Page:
What Keeps Xi Jinping Awake at Night


By Chris Buckley and Paul Mozur (*) – The New York Times

BEIJING — As the leader of the world’s most populous country and biggest communist party, China’s president, Xi Jinping, has plenty to worry about, and a new book sheds light on what probably keeps him up at night.

The recently released 272-page book of Mr. Xi’s remarks on “national security” includes previously unreleased comments that give a starker view of the president’s motivations than found in most Communist Party propaganda. Here is a selection.

Winning the Technology Race

The recent trade dispute between China and the United States has brought new attention to China’s zeal to become technologically self-reliant. The book shows that Mr. Xi was determined that China master its own microchips, operating systems and other core technologies well before this recent quarrel. In two speeches — in July and August 2013 — Mr. Xi pointedly said that Western domination came thanks to technology.

“Advanced technology is the sharp weapon of the modern state. An important reason that Western countries were able to hold sway over the world in modern times was that they held the advanced technology. You cannot buy the truly core technologies. It’s been aptly put that ‘The sharpest weapon of a state should not be revealed.’”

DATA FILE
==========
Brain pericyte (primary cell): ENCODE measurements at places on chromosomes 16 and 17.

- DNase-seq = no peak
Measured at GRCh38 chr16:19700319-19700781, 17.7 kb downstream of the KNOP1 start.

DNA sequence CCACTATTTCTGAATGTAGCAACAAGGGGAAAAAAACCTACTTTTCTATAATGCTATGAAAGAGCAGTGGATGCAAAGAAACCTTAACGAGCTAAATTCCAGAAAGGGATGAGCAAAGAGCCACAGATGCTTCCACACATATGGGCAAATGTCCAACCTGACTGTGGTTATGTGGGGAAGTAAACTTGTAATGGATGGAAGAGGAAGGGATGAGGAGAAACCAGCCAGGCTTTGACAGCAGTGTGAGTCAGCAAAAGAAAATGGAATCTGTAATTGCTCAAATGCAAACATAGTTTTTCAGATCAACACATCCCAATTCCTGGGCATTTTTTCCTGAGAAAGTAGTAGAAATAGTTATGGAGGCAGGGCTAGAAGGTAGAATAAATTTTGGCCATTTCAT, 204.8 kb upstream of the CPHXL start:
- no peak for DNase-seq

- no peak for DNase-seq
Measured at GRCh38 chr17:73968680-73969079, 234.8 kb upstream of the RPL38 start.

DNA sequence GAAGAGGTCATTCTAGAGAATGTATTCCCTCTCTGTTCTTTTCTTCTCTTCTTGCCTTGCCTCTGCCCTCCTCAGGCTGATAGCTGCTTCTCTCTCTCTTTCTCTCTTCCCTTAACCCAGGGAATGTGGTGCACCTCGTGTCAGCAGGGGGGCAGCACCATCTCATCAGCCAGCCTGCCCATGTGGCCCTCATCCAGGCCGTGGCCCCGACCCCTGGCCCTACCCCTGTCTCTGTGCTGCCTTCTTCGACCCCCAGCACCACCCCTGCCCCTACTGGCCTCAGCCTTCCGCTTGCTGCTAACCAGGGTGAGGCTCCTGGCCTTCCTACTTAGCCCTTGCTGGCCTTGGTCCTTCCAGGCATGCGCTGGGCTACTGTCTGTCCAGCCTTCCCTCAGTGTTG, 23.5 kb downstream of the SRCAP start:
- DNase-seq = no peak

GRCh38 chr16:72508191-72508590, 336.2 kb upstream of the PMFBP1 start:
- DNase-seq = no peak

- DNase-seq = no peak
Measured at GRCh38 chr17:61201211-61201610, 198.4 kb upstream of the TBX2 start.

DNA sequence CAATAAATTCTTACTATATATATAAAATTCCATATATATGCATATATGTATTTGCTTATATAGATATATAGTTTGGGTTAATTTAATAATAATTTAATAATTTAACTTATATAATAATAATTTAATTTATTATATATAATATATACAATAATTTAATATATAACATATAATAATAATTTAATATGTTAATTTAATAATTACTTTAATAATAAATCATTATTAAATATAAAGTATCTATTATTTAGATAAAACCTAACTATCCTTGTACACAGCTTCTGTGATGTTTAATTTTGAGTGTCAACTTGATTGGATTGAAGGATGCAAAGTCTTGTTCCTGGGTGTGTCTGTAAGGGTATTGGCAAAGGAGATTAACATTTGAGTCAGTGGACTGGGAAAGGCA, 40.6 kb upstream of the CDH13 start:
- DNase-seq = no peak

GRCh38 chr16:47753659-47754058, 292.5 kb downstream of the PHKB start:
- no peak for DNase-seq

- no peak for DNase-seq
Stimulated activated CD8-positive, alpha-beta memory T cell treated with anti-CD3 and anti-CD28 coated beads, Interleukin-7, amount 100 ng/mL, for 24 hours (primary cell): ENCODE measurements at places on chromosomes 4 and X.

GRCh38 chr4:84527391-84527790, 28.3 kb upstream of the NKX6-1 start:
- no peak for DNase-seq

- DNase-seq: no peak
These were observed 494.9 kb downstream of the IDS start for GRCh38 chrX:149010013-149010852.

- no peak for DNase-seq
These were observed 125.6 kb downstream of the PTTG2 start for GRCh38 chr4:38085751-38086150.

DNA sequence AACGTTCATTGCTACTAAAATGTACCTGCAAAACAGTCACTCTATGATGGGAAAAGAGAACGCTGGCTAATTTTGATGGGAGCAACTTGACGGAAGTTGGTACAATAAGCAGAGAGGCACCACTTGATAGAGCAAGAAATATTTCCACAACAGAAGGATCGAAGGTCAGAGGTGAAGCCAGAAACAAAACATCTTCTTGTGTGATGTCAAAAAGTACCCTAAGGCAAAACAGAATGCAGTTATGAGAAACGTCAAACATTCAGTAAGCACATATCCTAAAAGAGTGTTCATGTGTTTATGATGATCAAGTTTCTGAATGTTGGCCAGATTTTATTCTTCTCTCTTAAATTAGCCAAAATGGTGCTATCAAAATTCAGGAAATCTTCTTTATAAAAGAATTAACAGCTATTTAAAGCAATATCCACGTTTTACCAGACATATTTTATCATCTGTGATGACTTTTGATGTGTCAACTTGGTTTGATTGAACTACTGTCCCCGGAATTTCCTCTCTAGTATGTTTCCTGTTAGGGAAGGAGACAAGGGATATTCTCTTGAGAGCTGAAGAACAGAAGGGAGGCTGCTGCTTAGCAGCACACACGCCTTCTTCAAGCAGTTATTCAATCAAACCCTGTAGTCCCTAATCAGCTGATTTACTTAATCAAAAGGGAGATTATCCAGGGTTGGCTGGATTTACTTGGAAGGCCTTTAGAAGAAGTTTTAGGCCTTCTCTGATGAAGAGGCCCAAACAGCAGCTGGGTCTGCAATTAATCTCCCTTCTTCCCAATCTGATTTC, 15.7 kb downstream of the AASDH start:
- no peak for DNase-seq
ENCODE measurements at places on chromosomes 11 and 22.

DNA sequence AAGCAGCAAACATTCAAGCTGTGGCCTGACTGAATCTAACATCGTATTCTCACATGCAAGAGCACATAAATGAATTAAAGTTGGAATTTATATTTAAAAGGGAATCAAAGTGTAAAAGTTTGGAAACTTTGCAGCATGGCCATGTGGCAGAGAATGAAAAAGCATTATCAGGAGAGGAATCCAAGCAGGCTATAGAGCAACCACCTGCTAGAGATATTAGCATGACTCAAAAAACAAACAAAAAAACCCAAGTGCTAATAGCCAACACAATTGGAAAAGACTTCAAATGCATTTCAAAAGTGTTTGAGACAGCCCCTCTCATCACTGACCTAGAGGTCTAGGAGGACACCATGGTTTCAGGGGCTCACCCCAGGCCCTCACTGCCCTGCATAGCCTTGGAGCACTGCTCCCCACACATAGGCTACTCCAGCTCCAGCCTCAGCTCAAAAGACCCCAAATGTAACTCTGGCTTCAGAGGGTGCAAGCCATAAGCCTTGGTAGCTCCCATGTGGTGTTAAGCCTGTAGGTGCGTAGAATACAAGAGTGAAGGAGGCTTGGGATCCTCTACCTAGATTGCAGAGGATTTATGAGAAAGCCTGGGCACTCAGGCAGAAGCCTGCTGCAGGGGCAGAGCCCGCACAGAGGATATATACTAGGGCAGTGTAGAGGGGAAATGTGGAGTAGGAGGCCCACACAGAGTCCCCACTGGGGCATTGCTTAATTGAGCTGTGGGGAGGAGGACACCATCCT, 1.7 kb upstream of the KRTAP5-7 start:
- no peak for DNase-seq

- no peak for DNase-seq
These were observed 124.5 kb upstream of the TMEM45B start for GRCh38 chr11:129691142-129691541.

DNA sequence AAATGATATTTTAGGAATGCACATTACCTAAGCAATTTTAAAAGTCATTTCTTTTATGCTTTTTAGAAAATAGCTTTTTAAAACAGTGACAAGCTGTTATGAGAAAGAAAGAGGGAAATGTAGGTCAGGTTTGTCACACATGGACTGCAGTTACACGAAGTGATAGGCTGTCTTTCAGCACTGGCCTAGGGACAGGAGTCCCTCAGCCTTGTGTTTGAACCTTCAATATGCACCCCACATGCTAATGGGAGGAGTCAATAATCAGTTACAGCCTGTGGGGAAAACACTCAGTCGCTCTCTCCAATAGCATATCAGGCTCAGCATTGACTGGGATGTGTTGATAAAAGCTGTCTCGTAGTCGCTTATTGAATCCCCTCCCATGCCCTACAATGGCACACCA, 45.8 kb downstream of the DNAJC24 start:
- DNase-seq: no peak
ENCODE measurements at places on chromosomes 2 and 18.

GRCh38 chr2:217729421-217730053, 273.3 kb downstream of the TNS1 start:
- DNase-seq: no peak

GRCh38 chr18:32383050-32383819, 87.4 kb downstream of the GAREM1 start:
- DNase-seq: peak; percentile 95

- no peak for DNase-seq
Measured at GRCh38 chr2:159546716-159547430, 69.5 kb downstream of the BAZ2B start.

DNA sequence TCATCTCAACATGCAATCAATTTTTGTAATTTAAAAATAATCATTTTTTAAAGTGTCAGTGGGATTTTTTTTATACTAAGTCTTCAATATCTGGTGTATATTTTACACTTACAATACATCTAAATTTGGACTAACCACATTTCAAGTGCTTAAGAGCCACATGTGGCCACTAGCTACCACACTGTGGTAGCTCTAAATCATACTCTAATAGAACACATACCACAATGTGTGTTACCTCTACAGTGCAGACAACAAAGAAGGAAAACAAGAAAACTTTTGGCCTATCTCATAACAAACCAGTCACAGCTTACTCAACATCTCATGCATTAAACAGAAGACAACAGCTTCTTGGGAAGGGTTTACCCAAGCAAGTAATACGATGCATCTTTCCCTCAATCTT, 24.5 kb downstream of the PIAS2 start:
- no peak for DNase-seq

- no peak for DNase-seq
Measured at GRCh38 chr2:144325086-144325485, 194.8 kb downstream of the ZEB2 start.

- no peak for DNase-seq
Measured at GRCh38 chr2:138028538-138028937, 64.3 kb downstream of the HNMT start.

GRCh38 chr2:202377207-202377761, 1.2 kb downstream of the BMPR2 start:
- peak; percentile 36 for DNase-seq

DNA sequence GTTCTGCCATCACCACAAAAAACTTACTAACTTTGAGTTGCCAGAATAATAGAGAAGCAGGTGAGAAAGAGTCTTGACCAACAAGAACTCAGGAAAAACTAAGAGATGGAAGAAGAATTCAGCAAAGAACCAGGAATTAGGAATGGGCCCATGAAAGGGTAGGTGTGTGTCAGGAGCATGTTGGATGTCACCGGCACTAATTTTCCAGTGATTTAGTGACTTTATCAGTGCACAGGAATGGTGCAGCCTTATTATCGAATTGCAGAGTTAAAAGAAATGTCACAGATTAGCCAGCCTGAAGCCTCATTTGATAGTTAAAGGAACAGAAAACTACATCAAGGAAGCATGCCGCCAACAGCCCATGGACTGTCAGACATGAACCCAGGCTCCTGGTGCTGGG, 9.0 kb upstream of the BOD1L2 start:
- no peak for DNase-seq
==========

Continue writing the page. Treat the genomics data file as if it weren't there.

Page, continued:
“Our technology still generally lags that of developed countries, and we must adopt an asymmetrical strategy of catching up and overtaking, bringing our own advantages to bear. In core technological fields where it would be impossible for us to catch up by 2050, we must research asymmetrical steps to catch up and overtake. Internationally, if you don’t have the advantage of core technologies, you don’t have the political momentum. We must make a big effort in key fields and areas where there is a stranglehold. The same applies to the military.”

Taming the Internet

Since the introduction of the internet, Chinese Communist Party leaders have worried about its deployment as a means of subversion and spying. A speech on propaganda that Mr. Xi gave in August 2013 suggested he was alarmed by the United States’ surveillance capabilities that were exposed by Edward Snowden.